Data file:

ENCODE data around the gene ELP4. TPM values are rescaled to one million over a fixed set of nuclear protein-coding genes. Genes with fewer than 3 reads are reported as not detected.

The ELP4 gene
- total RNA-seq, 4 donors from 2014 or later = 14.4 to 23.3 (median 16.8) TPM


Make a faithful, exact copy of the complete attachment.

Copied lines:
ENCODE data around the gene ELP4. TPM values are rescaled to one million over a fixed set of nuclear protein-coding genes. Genes with fewer than 3 reads are reported as not detected.

The ELP4 gene
- total RNA-seq, 4 donors from 2014 or later = 14.4 to 23.3 (median 16.8) TPM